Vientnam veterans make up the preponderance of homeless veterans.   42% of the homeless veterans served in Vietnam.  Many more served during the conflict but in non combat areas.

Many of these suffer from PTSD, alcohol and drug related illnesses that have not been properly addressed by the VA.  The VA still claims that PTSD has no relationship to military service.

 

Gulf, Iraq and Afghanistan

Three individuals – including a former top aide to Gov. Scott Walker – were charged Thursday with felonies as part of the ongoing John Doe investigation into Walker staffers.

Tim Russell, a longtime Walker campaign and county staffer, was charged with two felonies and one misdemeanor count of embezzlement. Milwaukee County District Attorney John Chisholm said the charges are tied to Operation Freedom, an annual military appreciation day held at the zoo.

The complaint says that Russell diverted to his personal bank account more than $21,000 intended for Operation Freedom, using some of those dollars to go on Hawaiian and Caribbean vacations with his domestic partner.

Other funds were used, the complaint says, for Russell to attend a weekend political strategy session in December 2010 with Herman Cain and his chief of staff, Mark Block, to discuss Cain’s now-defunct presidential campaign.

 Chisholm said some of the stolen money was intended for the families of Wisconsin soldiers who were killed in action in Iraq and Afghanistan. Funds also were used for wounded veterans of the war in Iraq. In 2010, Walker’s county administration had asked prosecutors to investigate what had happened to $11,000 raised in 2007 for the event.

 

The Washington Post published a series of articles beginning February 18, 2007, outlining cases of neglect at Walter Reed reported by wounded soldiers and their family members.[1] Although the article focused primarily on Building 18, a former hotel building just outside the post’s main gates, authors Dana Priest and Anne Hull also included complaints about “disengaged clerks, unqualified platoon sergeants and overworked managers” that make navigating the already complicated bureaucracy to obtain medical care at WRAMC even more daunting. Although Army officials claimed to be surprised at these conditions, a Salon.com series beginning in January 2005 had previously exposed them.[2] In 2004 and 2005, articles appeared in the Post and in Salon interviewing First Lt. Julian Goodrum about his court martial for seeking medical care elsewhere due to poor conditions at WRAMC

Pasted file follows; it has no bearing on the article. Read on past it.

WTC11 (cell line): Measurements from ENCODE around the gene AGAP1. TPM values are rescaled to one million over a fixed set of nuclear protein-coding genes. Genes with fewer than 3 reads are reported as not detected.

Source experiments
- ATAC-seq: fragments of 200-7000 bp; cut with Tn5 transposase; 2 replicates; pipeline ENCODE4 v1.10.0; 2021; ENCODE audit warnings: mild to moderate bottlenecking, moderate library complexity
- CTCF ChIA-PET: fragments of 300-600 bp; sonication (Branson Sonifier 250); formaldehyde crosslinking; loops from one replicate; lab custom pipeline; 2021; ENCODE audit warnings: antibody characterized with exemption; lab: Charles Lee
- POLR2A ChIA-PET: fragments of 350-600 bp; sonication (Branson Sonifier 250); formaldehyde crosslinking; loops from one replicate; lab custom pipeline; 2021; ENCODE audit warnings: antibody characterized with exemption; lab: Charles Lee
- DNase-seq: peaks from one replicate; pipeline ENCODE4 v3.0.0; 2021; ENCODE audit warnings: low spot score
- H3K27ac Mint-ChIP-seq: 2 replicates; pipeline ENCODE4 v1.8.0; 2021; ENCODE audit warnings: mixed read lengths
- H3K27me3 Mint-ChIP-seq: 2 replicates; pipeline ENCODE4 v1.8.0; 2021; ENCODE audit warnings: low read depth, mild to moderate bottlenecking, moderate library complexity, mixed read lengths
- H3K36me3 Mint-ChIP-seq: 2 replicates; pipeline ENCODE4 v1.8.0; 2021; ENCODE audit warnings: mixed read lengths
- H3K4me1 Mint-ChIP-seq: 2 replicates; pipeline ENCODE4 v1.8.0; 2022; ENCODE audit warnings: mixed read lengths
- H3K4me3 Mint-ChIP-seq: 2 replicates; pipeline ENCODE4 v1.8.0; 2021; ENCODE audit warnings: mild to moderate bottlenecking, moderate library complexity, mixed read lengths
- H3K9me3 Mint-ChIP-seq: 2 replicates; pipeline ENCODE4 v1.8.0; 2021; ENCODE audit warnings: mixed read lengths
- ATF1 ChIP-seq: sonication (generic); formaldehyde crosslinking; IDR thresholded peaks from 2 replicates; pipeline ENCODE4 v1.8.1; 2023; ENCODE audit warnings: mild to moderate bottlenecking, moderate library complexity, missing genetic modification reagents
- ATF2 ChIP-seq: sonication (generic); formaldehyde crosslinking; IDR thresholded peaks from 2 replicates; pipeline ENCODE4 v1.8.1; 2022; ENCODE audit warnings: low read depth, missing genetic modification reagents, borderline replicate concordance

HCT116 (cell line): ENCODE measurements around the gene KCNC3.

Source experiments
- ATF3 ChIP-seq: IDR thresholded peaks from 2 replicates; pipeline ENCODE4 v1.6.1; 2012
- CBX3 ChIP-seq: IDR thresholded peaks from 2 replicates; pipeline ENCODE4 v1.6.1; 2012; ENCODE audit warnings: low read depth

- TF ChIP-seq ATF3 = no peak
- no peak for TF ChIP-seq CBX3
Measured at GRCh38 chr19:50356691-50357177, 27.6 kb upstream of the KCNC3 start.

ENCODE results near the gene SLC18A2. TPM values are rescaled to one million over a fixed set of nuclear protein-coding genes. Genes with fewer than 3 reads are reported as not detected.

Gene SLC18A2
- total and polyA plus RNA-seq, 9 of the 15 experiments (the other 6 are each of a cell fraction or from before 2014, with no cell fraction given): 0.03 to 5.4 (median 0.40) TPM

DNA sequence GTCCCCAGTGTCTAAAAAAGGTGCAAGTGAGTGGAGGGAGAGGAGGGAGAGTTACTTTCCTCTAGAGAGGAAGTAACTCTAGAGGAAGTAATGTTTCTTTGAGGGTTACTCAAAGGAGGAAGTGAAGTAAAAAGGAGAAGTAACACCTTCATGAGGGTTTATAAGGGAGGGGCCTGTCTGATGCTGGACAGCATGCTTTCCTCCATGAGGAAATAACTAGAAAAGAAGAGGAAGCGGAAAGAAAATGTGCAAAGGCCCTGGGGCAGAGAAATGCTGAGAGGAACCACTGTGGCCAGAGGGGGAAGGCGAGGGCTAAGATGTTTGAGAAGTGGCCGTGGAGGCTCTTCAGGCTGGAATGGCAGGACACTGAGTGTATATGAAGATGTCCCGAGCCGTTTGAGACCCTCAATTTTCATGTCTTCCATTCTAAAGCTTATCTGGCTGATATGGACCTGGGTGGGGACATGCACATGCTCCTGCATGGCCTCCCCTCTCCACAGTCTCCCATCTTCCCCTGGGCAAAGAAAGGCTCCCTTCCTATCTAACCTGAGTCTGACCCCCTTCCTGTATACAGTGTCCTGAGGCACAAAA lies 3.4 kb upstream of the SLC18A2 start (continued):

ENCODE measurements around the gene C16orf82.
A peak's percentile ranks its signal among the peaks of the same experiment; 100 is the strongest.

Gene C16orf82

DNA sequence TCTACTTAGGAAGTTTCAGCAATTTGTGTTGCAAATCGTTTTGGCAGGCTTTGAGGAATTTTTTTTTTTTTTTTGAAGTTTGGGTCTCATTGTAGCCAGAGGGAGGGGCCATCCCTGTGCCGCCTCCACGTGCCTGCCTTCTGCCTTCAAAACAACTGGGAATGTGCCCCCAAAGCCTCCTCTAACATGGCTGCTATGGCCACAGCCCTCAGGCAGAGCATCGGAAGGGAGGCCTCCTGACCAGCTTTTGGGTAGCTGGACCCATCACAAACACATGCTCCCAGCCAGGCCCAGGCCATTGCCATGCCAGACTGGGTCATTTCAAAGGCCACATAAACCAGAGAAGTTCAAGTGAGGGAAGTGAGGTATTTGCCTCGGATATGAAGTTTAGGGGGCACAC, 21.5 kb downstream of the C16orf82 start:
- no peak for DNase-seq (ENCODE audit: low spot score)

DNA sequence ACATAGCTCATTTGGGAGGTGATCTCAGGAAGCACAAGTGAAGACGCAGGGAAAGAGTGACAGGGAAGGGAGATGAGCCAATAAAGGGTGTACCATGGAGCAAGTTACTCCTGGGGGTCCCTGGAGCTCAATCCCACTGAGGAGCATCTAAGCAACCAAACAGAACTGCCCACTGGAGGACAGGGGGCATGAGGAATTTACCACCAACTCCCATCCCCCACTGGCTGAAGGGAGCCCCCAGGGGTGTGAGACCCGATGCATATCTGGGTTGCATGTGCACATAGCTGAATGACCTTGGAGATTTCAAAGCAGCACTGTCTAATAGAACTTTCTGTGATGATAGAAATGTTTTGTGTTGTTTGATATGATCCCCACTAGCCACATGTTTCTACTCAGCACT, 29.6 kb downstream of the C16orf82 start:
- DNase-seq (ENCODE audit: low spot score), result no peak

Though he has since dodged the question in a television interview, the officer in charge of medical care for the U.S. Army was told more than two months ago that the Army’s outpatient medical care program was dysfunctional, yet he apparently took no action in response. The Army’s outpatient services include the substandard treatment at Walter Reed Army Medical Center that has been the subject of a number of recent articles in the Washington Post and a series of stories in Salon in 2005.

At a meeting last Dec. 20, a group of veterans advocates informed Lt. Gen. Kevin Kiley, former commander of Walter Reed Army Medical Center and now the Army surgeon general, that soldiers returning from Iraq were routinely struggling for outpatient treatment and getting tangled in the military’s byzantine disability compensation system — and that their families were suffering along with them.

On July 30, 2009, U.S. Sen. Jack Reed, D-R.I., introduced the “Zero Tolerance for Veterans Homelessness Act of 2009.” The bill would authorize a major increase in the number of vouchers available annually for homeless veterans through the VA Supported Housing Program. Specifically, the bill would increase the number of vouchers available to 30,000 in 2010, and then 10,000 more a year until 2014, when 60,000 vouchers would be available. The bill now sits in the Senate Veterans’ Affairs Committee.

On Nov. 3, VA Secretary Eric Shinseki convened the first-ever Homeless Veteran Summit in Washington, during which he unveiled an ambitious plan to establish new programs and enhance existing ones with the goal of ending homelessness among veterans over the next five years.

And now various hospitals misreporting what they have or have not been doing.

Lots of huffing and puffing of anger from every quarter is now being heard – and I expect will be heard again in another 10 years or less.